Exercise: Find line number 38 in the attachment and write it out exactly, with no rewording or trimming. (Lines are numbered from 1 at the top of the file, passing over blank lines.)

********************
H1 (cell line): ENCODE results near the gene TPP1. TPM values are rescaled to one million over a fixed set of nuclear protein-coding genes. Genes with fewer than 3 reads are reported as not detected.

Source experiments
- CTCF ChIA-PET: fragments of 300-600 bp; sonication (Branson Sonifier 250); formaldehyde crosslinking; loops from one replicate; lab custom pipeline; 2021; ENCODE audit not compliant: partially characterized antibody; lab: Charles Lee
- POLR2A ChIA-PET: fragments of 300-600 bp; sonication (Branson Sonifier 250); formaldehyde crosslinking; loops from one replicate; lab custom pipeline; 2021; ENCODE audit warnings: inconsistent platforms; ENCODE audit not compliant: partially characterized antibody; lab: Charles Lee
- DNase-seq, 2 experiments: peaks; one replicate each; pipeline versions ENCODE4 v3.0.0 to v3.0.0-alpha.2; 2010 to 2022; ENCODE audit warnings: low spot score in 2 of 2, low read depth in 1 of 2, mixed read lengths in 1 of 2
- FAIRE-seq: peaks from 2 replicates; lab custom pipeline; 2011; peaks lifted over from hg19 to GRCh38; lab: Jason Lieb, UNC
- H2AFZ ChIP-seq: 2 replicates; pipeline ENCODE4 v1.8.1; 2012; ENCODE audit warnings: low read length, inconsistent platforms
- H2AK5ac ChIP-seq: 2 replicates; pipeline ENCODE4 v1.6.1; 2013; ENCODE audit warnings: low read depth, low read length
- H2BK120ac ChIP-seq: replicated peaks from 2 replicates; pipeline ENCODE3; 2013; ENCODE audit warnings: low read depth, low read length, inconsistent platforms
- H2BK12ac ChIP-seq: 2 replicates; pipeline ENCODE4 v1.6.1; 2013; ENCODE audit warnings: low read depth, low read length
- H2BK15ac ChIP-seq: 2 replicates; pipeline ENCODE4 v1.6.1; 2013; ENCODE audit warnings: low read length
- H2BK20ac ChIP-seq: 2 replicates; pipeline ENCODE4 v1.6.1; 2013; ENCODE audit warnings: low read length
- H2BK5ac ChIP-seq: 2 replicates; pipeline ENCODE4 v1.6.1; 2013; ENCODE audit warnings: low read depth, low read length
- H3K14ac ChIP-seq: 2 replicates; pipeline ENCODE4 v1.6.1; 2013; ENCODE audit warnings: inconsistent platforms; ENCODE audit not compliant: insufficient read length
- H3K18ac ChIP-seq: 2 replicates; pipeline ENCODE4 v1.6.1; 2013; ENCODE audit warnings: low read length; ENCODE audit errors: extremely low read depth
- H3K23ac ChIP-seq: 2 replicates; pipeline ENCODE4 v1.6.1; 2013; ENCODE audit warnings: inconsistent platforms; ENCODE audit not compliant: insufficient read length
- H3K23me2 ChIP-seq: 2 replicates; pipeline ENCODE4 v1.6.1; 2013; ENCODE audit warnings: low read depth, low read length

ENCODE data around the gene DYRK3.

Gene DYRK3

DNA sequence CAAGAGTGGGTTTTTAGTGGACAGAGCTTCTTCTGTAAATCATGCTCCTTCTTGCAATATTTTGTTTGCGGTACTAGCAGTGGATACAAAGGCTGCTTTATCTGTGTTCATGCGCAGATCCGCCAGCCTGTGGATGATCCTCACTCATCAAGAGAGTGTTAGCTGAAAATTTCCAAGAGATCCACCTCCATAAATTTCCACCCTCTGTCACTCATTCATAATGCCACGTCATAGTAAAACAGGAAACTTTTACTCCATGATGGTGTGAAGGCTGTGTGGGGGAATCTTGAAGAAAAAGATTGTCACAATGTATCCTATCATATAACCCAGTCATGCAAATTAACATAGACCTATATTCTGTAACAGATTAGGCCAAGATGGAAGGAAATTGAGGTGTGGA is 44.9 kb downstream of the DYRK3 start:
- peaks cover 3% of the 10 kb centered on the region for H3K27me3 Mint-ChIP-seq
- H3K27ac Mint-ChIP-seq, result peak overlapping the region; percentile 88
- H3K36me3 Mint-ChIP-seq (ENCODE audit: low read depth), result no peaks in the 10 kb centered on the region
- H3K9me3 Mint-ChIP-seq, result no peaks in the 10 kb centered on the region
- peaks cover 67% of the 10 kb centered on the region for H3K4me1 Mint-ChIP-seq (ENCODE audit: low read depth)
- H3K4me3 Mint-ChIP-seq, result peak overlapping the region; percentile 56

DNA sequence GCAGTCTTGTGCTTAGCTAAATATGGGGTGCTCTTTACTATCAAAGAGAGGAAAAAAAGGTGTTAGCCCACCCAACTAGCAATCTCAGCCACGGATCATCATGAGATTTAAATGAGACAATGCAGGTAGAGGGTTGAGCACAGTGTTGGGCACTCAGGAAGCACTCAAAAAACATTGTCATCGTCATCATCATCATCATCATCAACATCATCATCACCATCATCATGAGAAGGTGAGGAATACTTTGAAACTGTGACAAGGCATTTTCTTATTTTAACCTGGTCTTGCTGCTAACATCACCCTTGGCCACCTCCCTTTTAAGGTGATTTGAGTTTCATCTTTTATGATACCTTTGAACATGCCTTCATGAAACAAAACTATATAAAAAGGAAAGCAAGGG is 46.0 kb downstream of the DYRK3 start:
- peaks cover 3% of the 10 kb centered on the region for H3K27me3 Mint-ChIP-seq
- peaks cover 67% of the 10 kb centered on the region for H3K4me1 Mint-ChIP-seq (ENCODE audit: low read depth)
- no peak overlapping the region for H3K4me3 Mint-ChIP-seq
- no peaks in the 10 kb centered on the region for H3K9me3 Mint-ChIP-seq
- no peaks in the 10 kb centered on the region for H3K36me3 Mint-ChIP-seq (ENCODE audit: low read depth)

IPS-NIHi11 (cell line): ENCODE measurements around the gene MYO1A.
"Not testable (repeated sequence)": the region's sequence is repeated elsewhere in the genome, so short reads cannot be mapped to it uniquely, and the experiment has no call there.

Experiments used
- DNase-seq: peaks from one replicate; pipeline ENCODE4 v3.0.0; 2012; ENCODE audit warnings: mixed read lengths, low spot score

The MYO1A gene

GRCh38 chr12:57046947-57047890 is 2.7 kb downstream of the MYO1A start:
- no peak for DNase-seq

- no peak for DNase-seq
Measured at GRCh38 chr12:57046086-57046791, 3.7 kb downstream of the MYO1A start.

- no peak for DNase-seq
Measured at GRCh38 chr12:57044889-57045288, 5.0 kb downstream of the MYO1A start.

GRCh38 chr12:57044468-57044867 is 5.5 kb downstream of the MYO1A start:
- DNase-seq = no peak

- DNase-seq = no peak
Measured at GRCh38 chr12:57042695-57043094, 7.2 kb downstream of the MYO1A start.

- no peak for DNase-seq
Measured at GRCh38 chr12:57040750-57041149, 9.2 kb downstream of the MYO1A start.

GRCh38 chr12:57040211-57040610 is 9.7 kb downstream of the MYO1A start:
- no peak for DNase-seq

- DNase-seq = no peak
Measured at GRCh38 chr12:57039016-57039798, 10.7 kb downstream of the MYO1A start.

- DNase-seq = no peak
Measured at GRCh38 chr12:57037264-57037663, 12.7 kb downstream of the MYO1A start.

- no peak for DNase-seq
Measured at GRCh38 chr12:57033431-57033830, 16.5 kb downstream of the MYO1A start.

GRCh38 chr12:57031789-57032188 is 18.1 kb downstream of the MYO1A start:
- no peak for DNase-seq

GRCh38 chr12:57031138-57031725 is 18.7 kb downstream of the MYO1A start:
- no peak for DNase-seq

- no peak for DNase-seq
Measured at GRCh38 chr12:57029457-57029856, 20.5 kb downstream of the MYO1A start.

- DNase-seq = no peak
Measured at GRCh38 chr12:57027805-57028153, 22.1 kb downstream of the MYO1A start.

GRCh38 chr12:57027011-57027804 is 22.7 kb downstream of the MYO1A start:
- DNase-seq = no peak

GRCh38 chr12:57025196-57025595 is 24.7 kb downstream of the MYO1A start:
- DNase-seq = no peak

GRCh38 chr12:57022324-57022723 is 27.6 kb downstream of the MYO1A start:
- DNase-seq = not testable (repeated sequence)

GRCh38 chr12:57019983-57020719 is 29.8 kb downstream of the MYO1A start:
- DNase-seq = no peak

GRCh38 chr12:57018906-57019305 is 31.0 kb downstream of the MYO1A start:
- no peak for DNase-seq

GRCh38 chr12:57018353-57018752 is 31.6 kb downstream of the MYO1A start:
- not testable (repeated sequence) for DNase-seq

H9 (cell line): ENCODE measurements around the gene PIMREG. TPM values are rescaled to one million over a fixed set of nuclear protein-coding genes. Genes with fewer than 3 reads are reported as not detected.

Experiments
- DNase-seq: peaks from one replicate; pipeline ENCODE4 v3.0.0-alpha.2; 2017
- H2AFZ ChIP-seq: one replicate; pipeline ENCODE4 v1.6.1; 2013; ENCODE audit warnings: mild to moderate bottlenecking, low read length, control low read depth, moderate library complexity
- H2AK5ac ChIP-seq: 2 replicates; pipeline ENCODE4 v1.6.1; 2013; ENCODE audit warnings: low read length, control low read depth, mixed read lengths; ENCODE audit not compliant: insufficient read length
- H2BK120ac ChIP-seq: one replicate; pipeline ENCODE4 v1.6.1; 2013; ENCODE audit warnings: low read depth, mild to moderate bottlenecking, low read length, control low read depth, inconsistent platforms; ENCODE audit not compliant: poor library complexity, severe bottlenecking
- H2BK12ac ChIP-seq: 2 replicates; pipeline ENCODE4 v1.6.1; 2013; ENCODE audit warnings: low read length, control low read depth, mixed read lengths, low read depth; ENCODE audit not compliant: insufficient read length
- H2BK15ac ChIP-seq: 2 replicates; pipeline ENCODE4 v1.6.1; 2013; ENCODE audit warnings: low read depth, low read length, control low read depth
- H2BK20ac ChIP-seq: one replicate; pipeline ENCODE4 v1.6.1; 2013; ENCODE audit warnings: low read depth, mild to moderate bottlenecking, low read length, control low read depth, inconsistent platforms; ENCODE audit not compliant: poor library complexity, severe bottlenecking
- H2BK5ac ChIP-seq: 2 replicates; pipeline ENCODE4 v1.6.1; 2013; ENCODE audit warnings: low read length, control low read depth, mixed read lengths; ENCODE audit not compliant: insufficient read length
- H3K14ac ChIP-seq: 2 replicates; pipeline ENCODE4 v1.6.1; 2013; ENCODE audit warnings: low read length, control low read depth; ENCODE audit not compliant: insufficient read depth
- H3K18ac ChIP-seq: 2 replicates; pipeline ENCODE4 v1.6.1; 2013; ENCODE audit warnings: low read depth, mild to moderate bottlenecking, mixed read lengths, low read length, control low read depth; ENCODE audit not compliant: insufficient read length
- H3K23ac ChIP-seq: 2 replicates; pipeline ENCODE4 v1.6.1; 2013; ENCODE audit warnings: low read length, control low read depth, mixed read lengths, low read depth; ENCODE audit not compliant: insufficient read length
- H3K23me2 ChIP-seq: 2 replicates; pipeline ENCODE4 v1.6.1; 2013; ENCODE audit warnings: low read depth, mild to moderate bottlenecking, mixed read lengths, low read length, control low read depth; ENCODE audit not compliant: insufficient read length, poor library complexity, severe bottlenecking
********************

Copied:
GRCh38 chr12:57046947-57047890 is 2.7 kb downstream of the MYO1A start: